skip to main content

Title: The wide-field infrared transient explorer (WINTER)
The Wide-Field Infrared Transient Explorer (WINTER) is a new infrared time-domain survey instrument which will be deployed on a dedicated 1 meter robotic telescope at the Palomar Observatory. WINTER will perform a seeing-limited time domain survey of the infrared (IR) sky, with a particular emphasis on identifying r -process material in binary neutron star (BNS) merger remnants detected by LIGO. We describe the scientific goals and survey design of the WINTER instrument. With a dedicated trigger and the ability to map the full LIGO O4 positional error contour in the IR to a distance of 190 Mpc within four hours, WINTER will be a powerful kilonova discovery engine and tool for multi-messenger astrophysics investigations. In addition to follow-up observations of merging binaries, WINTER will facilitate a wide range of time-domain astronomical observations, all the while building up a deep coadded image of the static infrared sky suitable for survey science. WINTER's custom camera features six commercial large-format Indium Gallium Arsenide (InGaAs) sensors and a tiled optical system which covers a <1-square-degree field of view with 90% fill factor. The instrument observes in Y, J and a short-H (Hs) band tuned to the long-wave cutoff of the InGaAs sensors, covering a more » wavelength range from 0.9 - 1.7 microns. We present the design of the WINTER instrument and current progress towards final integration at the Palomar Observatory and commissioning planned for mid-2021. « less
Authors:
; ; ; ; ; ; ; ; ; ; ; ; ; ;
Editors:
Evans, Christopher J.; Bryant, Julia J.; Motohara, Kentaro
Award ID(s):
1828470
Publication Date:
NSF-PAR ID:
10210883
Journal Name:
X-Ray, Optical, and Infrared Detectors for Astronomy IX
Page Range or eLocation-ID:
55
Sponsoring Org:
National Science Foundation
More Like this
  1. Evans, Christopher J. ; Bryant, Julia J. ; Motohara, Kentaro (Ed.)
    The Wide-Field Infrared Transient Explorer (WINTER) is a new infrared time-domain survey instrument on a dedicated 1 meter robotic telescope at the Palomar Observatory. WINTER will perform the first seeing-limited time domain survey of the infrared (IR) sky, with a particular emphasis on identifying r-process material in binary neutron star (BNS) merger remnants detected by LIGO. We have developed and tested a custom opto-mechanical mounting scheme for a 6-channel tiled optical system with <90% fill factor. Here, we present the mechanical design and testing approach used in the development of WINTER.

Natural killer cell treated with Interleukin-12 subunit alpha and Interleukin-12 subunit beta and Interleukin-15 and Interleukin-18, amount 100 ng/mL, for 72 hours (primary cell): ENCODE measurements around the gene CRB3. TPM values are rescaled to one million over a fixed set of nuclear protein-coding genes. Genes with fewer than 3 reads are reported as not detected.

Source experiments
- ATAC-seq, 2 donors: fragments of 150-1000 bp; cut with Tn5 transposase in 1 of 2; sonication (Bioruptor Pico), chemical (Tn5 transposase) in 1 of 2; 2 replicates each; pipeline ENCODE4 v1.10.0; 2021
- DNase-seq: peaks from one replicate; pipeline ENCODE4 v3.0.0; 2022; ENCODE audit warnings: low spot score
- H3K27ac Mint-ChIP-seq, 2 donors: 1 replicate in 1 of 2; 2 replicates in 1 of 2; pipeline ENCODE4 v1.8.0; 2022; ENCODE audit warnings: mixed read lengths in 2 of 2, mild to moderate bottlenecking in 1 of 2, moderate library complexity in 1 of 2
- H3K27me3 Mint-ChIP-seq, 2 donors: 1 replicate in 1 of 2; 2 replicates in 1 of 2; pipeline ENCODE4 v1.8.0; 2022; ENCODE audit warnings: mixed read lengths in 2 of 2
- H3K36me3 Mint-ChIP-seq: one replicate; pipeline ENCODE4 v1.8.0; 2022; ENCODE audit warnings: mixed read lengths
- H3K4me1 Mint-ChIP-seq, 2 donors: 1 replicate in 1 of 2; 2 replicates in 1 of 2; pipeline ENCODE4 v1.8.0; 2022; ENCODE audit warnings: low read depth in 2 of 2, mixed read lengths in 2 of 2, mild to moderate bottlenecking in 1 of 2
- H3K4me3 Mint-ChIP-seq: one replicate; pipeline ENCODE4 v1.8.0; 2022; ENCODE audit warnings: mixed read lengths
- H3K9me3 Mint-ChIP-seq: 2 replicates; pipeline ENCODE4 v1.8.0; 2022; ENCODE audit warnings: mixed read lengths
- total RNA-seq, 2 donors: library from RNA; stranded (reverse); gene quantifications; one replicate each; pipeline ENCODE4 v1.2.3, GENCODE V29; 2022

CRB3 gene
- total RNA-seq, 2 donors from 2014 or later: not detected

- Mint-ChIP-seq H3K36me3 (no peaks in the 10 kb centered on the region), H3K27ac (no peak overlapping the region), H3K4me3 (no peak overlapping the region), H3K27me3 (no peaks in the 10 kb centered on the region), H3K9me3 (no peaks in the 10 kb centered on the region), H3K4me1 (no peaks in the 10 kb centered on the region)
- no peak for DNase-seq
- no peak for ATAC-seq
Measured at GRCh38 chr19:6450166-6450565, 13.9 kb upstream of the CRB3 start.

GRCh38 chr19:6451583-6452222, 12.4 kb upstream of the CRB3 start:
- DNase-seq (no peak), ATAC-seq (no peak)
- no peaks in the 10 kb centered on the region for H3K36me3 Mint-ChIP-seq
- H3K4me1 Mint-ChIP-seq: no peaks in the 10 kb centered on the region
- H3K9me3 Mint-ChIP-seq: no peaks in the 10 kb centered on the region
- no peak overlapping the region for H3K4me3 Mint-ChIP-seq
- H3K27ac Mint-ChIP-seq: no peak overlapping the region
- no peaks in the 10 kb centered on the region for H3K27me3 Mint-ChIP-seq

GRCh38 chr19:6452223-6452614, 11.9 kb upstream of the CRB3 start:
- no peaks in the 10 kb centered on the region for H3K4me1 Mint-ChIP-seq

2. Evans, Christopher J. ; Bryant, Julia J. ; Motohara, Kentaro (Ed.)
    The Wide-field Infrared Transient Explorer (WINTER) is a 1x1 degree infrared survey telescope under devel- opment at MIT and Caltech, and slated for commissioning at Palomar Observatory in 2021. WINTER is a seeing-limited infrared time-domain survey and has two main science goals: (1) the discovery of IR kilonovae and r-process materials from binary neutron star mergers and (2) the study of general IR transients, including supernovae, tidal disruption events, and transiting exoplanets around low mass stars. We plan to meet these science goals with technologies that are relatively new to astrophysical research: hybridized InGaAs sensors as an alternative to traditional, but expensive, HgCdTe arrays and an IR-optimized 1-meter COTS telescope. To mitigate risk, optimize development efforts, and ensure that WINTER meets its science objectives, we use model-based systems engineering (MBSE) techniques commonly featured in aerospace engineering projects. Even as ground-based instrumentation projects grow in complexity, they do not often have the budget for a full-time systems engineer. We present one example of systems engineering for the ground-based WINTER project, featuring software tools that allow students or staff to learn the fundamentals of MBSE and capture the results in a formalized software interface. We focus on the top-level science requirements withmore »a detailed example of how the goal of detecting kilonovae flows down to WINTER's optical design. In particular, we discuss new methods for tolerance simulations, eliminating stray light, and maximizing image quality of a fly's-eye design that slices the telescope's focus onto 6 non-buttable, IR detectors. We also include a discussion of safety constraints for a robotic telescope.« less